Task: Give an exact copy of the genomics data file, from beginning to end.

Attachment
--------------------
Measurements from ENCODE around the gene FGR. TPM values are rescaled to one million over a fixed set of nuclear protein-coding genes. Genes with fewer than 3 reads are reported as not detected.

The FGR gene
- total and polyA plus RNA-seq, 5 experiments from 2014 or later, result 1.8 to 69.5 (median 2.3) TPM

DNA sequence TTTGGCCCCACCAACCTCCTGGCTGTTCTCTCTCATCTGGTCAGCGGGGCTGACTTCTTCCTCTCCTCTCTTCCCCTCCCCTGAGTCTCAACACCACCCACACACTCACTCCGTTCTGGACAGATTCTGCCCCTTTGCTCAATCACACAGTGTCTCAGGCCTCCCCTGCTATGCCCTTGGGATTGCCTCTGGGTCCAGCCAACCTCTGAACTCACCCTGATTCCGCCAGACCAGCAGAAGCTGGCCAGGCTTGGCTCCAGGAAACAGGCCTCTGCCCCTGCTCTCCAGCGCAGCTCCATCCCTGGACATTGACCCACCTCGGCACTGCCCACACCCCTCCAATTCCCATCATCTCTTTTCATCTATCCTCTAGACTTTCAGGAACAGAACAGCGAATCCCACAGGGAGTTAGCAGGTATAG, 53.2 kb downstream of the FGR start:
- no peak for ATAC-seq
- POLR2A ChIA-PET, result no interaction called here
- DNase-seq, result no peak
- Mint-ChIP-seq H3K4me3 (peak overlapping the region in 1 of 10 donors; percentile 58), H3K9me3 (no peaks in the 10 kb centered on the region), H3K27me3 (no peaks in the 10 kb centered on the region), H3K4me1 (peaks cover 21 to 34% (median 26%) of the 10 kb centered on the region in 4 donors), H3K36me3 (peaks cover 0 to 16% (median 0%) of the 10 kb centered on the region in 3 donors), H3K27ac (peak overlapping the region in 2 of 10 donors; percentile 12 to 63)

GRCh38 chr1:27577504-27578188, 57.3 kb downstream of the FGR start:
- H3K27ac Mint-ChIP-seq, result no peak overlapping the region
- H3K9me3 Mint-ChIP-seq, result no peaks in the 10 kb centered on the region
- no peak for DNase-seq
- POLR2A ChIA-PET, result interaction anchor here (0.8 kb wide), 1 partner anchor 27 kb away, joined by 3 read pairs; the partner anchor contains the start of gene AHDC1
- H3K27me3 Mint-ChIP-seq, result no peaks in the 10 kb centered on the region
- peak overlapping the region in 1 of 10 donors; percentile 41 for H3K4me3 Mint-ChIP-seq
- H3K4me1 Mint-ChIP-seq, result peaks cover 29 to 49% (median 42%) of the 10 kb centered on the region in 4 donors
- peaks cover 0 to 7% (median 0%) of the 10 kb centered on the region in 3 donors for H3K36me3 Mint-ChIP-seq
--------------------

Measurements from ENCODE around the gene FGR. TPM values are rescaled to one million over a fixed set of nuclear protein-coding genes. Genes with fewer than 3 reads are reported as not detected.

The FGR gene
- total and polyA plus RNA-seq, 5 experiments from 2014 or later, result 1.8 to 69.5 (median 2.3) TPM

DNA sequence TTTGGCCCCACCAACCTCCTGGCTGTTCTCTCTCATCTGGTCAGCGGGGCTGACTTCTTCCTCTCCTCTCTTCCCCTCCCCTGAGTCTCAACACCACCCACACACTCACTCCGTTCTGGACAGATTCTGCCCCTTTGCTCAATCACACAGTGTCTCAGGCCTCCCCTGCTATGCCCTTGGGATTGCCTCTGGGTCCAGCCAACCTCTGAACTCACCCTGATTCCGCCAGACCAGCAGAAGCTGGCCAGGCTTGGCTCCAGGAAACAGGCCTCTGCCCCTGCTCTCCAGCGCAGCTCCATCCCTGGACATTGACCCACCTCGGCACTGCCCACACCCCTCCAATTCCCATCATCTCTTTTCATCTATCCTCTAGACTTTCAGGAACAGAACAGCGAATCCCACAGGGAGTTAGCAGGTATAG, 53.2 kb downstream of the FGR start:
- no peak for ATAC-seq
- POLR2A ChIA-PET, result no interaction called here
- DNase-seq, result no peak
- Mint-ChIP-seq H3K4me3 (peak overlapping the region in 1 of 10 donors; percentile 58), H3K9me3 (no peaks in the 10 kb centered on the region), H3K27me3 (no peaks in the 10 kb centered on the region), H3K4me1 (peaks cover 21 to 34% (median 26%) of the 10 kb centered on the region in 4 donors), H3K36me3 (peaks cover 0 to 16% (median 0%) of the 10 kb centered on the region in 3 donors), H3K27ac (peak overlapping the region in 2 of 10 donors; percentile 12 to 63)

GRCh38 chr1:27577504-27578188, 57.3 kb downstream of the FGR start:
- H3K27ac Mint-ChIP-seq, result no peak overlapping the region
- H3K9me3 Mint-ChIP-seq, result no peaks in the 10 kb centered on the region
- no peak for DNase-seq
- POLR2A ChIA-PET, result interaction anchor here (0.8 kb wide), 1 partner anchor 27 kb away, joined by 3 read pairs; the partner anchor contains the start of gene AHDC1
- H3K27me3 Mint-ChIP-seq, result no peaks in the 10 kb centered on the region
- peak overlapping the region in 1 of 10 donors; percentile 41 for H3K4me3 Mint-ChIP-seq
- H3K4me1 Mint-ChIP-seq, result peaks cover 29 to 49% (median 42%) of the 10 kb centered on the region in 4 donors
- peaks cover 0 to 7% (median 0%) of the 10 kb centered on the region in 3 donors for H3K36me3 Mint-ChIP-seq